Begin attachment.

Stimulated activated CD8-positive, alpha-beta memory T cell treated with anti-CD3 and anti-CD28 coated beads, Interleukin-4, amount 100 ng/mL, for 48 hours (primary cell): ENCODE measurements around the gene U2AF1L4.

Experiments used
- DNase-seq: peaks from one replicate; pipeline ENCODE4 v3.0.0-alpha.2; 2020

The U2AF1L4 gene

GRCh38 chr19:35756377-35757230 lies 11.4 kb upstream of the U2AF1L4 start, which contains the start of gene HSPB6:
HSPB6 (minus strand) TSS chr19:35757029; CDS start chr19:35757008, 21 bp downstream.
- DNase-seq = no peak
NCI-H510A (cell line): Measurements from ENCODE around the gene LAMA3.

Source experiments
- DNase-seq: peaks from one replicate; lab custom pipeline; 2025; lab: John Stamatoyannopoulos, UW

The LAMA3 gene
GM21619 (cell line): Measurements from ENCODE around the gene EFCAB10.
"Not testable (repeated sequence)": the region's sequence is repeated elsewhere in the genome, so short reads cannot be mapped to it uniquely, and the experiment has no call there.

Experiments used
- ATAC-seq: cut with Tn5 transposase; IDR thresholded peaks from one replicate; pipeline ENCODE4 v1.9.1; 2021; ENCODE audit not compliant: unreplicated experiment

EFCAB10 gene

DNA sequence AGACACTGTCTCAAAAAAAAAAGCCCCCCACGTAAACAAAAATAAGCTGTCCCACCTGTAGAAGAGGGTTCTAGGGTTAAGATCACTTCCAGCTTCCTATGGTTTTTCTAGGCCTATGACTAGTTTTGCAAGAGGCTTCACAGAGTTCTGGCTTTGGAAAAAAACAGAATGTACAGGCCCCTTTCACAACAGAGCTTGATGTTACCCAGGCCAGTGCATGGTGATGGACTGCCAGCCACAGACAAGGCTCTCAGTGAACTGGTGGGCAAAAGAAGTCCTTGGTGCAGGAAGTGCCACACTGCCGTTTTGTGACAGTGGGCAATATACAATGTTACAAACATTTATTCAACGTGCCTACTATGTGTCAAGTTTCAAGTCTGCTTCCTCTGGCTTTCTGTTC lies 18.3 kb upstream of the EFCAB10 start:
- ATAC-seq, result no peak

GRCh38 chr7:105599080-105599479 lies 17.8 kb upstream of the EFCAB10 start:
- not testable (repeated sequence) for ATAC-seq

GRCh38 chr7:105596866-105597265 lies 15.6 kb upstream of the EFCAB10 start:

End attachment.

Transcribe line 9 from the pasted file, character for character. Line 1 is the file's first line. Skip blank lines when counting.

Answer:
Source experiments